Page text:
I wouldn't be so sure, heap corruption can very often result in arbitrary code execution. See http://en.wikipedia.org/wiki/Heap_overflow
Throwing random data at a vulnerable router will just crash the SSHD, but a targeted exploit could definitely compromise the router if SSH is available remotely.
My compliments to Mikrotik for responding to this with patches in a timely fashion. I haven't tested them yet, but I will.
R1CH is absolutely right. There is a long history of vendors claiming that a "crash is just a crash" but if you spend any time with exploit development it becomes clear that many overflows provide a mechanism for an experienced attacker to execute arbitrary code. It's not as difficult as you might think, especially if you have ever written code in environments where you had to really understand the nuances of things like page alignment and memory allocation.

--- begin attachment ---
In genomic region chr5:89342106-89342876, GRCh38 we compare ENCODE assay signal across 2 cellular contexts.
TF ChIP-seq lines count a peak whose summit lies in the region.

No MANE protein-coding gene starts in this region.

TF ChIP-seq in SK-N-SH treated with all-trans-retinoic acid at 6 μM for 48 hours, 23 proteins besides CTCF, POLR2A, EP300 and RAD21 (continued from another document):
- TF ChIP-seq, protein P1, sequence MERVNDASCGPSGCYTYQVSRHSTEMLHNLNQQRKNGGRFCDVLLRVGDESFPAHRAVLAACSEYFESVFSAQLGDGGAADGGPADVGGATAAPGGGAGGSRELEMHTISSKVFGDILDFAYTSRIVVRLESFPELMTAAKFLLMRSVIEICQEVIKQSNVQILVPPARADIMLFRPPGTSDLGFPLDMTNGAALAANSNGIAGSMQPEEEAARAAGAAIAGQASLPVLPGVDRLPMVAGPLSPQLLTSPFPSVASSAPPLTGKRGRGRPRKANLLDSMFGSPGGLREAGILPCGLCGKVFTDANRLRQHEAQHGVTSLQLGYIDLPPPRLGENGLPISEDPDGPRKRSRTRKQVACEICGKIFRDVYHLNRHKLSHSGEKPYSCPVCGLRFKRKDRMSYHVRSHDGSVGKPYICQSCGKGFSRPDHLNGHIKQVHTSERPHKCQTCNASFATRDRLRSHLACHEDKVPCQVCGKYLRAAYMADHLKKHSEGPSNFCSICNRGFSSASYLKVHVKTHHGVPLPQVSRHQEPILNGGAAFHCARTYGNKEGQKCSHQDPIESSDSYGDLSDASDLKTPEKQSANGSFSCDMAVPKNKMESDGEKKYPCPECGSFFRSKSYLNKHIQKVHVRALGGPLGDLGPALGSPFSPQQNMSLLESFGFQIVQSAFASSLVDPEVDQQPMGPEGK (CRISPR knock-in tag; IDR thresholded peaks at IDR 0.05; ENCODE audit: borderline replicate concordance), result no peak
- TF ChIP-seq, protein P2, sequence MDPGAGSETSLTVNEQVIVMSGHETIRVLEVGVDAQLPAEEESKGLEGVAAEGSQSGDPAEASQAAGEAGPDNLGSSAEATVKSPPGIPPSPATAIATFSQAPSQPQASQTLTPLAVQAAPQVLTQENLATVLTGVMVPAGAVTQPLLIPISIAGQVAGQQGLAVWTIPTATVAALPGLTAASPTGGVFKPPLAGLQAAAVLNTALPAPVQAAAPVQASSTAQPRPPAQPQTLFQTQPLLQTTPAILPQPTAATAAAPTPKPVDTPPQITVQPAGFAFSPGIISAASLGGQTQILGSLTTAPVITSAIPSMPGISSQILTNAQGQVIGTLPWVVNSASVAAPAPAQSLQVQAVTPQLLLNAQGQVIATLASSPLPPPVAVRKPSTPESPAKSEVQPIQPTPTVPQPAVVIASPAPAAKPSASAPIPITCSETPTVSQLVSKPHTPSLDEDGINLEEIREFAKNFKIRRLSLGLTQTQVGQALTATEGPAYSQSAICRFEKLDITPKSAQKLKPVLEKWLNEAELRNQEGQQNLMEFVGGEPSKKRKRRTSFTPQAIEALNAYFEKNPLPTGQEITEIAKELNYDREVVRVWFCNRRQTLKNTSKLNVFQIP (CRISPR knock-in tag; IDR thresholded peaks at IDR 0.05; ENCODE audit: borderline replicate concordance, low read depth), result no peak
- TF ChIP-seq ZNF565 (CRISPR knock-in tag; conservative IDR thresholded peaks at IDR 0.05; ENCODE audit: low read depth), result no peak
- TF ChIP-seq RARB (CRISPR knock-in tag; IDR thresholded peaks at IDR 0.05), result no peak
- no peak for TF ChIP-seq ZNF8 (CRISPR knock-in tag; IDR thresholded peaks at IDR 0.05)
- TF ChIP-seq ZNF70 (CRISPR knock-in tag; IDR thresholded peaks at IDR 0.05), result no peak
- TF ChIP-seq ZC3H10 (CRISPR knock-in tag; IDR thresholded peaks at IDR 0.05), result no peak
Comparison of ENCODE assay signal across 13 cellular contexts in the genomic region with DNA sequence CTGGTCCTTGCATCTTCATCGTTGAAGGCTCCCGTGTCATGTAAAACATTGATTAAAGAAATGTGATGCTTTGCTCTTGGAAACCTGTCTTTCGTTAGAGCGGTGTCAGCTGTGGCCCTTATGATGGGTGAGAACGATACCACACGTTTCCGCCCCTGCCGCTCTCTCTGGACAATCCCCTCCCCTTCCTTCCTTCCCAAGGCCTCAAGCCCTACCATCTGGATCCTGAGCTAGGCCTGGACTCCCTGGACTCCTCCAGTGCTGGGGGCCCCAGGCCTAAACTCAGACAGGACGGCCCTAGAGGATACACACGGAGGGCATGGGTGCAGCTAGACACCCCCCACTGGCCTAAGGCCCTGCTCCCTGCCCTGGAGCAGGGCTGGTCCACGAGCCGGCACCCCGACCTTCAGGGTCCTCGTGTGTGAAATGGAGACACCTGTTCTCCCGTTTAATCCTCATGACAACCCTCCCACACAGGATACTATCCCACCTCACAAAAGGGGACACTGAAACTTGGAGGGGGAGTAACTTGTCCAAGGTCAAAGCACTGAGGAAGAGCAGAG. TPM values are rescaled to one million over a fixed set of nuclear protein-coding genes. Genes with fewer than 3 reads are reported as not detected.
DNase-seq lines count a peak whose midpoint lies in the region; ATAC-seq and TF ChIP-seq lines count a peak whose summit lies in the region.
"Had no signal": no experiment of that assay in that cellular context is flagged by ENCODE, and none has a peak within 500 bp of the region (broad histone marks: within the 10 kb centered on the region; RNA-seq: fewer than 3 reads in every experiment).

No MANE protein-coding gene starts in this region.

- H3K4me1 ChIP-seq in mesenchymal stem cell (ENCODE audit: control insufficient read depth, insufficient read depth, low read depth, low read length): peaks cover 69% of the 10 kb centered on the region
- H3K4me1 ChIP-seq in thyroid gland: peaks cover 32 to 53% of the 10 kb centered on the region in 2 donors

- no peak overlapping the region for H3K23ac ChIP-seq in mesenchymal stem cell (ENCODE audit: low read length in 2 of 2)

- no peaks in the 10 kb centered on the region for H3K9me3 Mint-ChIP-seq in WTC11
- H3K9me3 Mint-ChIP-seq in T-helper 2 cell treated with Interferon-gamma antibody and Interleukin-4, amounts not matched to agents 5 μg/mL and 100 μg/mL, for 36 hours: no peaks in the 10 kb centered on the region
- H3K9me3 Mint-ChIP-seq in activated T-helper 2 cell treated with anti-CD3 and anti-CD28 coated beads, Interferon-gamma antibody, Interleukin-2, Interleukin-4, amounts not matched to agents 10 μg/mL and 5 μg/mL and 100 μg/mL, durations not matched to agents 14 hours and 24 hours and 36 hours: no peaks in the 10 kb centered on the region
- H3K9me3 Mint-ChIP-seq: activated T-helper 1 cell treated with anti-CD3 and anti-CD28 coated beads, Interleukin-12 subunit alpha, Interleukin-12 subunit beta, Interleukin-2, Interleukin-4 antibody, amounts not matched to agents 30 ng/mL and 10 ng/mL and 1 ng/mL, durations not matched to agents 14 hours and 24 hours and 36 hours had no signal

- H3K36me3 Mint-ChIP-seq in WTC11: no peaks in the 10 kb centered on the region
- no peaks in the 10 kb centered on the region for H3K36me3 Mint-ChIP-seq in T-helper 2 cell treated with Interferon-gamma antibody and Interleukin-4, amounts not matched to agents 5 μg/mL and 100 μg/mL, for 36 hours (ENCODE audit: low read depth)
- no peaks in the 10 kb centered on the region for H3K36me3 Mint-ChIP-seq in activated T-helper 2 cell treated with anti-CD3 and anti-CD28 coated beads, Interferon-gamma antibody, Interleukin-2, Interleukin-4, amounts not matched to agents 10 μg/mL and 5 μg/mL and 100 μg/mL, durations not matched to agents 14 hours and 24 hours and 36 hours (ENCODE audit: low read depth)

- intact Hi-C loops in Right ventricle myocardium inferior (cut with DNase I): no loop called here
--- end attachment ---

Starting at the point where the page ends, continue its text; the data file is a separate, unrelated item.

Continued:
I'm a user and fan of ROS, and recommend it to many people, but when it comes to security vulnerabilities, it is important to set aside personal feelings and take time to understand the implications.
Describing the implications of security vulnerabilities should never be construed as an "attack" on your favorite product. Remember that every iPhone jailbreak started with something crashing when it shouldn't.